Tuesday, October 30, 2007

Antisemitism at Columbia Teachers' College

I am inclined to think that the noose incident was a "plant" -- as I have said before. I am inclined to believe that the incident below is genuine, however. There are a lot of Leftists in the universities and the Left today seems to be as Jew-hating as it was in Hitler's day

Two Teachers College faculty members received "anti-Semitic materials" yesterday, according to an e-mail sent to TC students by Provost Tom James. In his message, James wrote that TC reported the incidents to the New York City Police Department and have consulted the Anti-Defamation League. In order to protect the privacy of the faculty members involved, James wrote that TC will not release their names. "As always, Teachers College deplores these hateful acts and takes them extremely seriously," James wrote.

The incident comes during a time of turmoil in Teachers College, two-and-a-half weeks after a noose was found on the door of a TC professor and anti-Semitic graffiti was found in a bathroom stall in Lewisohn Hall.


Oxford University students stirring the pot again

They have a long tradition of it -- but some understandable concern is voiced below

Less than a month after Columbia University gave Holocaust denier, Iranian president Ahmadinejad, a platform in the name of freedom of expression, the Oxford University debating society has contacted Holocaust denier David Irving using the same argument and asked him to participate in one of the society's forums in November. The club also wants to invite Belarus dictator, Alexander Lukashenko, and chairman of the British Nationalist Party (BNP), Nick Griffin.

Debating society president, Luke Tryl, told the British Guardian newspaper that the Oxford Union debating society "is famous for is commitment to free speech" and that the three had been invited despite their "awful and abhorrent views" He argued that the students at Oxford are intelligent enough to challenge and ridicule them.

Tryl's weak rationale for the invitation has failed to convince various groups of students and anti-fascist campaigners in Britain. In a joint statement the co-presidents of the Oxford Jewish Students Union said it would be a disgrace if the three were allowed to address a forum on free speech, and that it would leave a black mark on the reputation of the Oxford Union. Students at the university said that their appearance would encourage right wing extremist groups which have become increasingly arrogant.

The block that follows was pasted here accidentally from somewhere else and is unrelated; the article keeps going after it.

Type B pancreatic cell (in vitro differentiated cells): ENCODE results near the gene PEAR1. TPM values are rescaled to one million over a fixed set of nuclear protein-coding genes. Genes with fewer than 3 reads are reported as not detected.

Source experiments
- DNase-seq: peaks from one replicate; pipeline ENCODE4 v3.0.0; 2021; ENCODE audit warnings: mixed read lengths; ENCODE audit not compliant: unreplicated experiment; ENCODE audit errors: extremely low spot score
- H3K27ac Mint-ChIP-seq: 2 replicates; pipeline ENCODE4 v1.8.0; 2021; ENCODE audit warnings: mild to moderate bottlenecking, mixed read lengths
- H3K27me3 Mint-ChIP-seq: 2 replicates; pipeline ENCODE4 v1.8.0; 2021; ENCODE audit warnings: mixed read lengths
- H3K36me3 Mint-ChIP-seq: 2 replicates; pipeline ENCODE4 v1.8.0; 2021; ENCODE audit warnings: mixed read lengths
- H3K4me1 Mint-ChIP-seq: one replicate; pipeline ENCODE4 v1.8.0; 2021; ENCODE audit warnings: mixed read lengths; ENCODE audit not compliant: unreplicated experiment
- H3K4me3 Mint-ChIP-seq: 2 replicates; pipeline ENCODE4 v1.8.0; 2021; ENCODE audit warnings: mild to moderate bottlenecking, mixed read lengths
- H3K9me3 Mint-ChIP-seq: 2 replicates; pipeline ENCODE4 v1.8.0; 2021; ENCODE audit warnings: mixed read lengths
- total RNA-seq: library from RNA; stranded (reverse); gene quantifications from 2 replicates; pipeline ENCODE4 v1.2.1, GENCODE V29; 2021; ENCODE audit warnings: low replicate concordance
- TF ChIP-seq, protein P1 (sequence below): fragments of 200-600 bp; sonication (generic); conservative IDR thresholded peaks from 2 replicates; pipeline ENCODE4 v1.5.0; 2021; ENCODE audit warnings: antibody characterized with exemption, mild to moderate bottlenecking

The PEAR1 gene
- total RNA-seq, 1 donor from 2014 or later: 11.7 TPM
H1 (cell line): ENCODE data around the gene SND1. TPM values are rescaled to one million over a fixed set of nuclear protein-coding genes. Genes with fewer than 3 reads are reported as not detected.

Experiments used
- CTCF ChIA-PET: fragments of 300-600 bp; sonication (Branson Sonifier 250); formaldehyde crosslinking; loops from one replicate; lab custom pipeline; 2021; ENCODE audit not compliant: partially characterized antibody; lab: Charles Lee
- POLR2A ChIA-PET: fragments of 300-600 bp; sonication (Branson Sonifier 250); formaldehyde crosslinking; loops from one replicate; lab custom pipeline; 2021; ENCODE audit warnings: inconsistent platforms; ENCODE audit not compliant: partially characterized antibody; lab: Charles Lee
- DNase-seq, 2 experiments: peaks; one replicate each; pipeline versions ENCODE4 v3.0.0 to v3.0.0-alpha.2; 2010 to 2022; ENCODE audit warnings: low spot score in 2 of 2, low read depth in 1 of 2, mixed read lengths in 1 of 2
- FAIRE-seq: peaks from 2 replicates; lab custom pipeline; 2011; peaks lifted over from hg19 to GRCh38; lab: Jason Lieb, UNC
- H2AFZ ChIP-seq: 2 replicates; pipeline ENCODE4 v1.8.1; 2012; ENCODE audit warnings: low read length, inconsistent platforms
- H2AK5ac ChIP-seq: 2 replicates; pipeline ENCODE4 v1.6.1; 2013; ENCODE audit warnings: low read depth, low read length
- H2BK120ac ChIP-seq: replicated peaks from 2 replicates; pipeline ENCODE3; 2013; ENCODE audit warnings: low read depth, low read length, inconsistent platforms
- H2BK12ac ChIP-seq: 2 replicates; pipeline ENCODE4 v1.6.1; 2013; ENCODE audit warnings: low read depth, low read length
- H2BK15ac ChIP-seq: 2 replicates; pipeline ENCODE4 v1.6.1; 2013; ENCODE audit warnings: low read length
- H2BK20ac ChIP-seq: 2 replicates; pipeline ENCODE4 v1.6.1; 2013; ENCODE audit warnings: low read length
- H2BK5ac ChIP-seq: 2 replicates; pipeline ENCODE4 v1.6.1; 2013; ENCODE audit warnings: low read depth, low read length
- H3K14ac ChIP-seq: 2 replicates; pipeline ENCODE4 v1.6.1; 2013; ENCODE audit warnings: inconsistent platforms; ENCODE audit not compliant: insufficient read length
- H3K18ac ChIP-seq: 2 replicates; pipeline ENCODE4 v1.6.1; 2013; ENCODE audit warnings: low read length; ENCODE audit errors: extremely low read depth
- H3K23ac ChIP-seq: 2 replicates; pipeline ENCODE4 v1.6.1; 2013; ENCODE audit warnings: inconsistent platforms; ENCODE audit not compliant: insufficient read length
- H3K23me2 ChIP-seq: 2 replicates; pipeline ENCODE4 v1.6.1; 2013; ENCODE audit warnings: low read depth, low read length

Irving, who until recently was serving a three year prison sentence in Austria after being convicted of Holocaust denial, told the Guardian that he had not received a formal approach but if he did he would like to speak to the students. He said that he had received many invitations to appear at Oxford but most had been withdrawn due to public pressure, threats, and intimidation even though he thinks "there are a lot of students who would like to hear what I have to say".

Last month Irving told the Guardian that his views on the Holocaust have not changed at all and that his views have become stronger over the years. In several books he plans to publish soon, Irving maintains that "the Jews are the architects of what happened to them in the Second World War" and that the "Jewish problem" has been the cause of most wars in the past hundred years. Irving also claims that the gas chambers in Auschwitz never existed and that the camp was not an extermination camp and has only been publicized because it was well preserved.

Besides offering further proof of growing activism (such as the call to boycott Israeli universities which went into the garbage bin of history) by the extreme left in Britain, Europe, and the United States, the problem with inviting loathsome Holocaust deniers like Irving and Ahmadinejad and asking them to address forums, is that it offers legitimacy to the very discussion of whether the Holocaust and the genocide of the Jewish people actually took place. If not prevented, discussions on this subject may pave the way for a future debate on Israel's status as the home of the Jewish nation and the right of the Jewish People to exist.

Israel's political leadership must face it that the world does not take for granted the right of the Jewish People to live as a free nation in the land of Israel, and that there are some who question this. Consequently, they must do everything possible to stem the growing phenomenon of hiding behind academic freedom of expression to lend legitimacy to the debate on the destruction of the Jewish People. Given the doctrine preached by Ahmadinejad and his like, the Israeli government must be more pro-active and not be indifferent in its policy on Iran, which seeks to destroy us.

Iran is more problematic for Israel than it is for the rest of the world, and Israel must act accordingly with regard to Iran and anyone else who challenges its existence. If Irving is invited to speak to students others will follow and it will become legitimate to discuss the right of the Jewish People to exist. The Israeli government together with the Jews of the Diaspora must specifically challenge Ahmadinejad and David Irving and all those who want to question the right of the Jewish People to live in Israel and ensure the Jewish People keeps its promise of "Never again".


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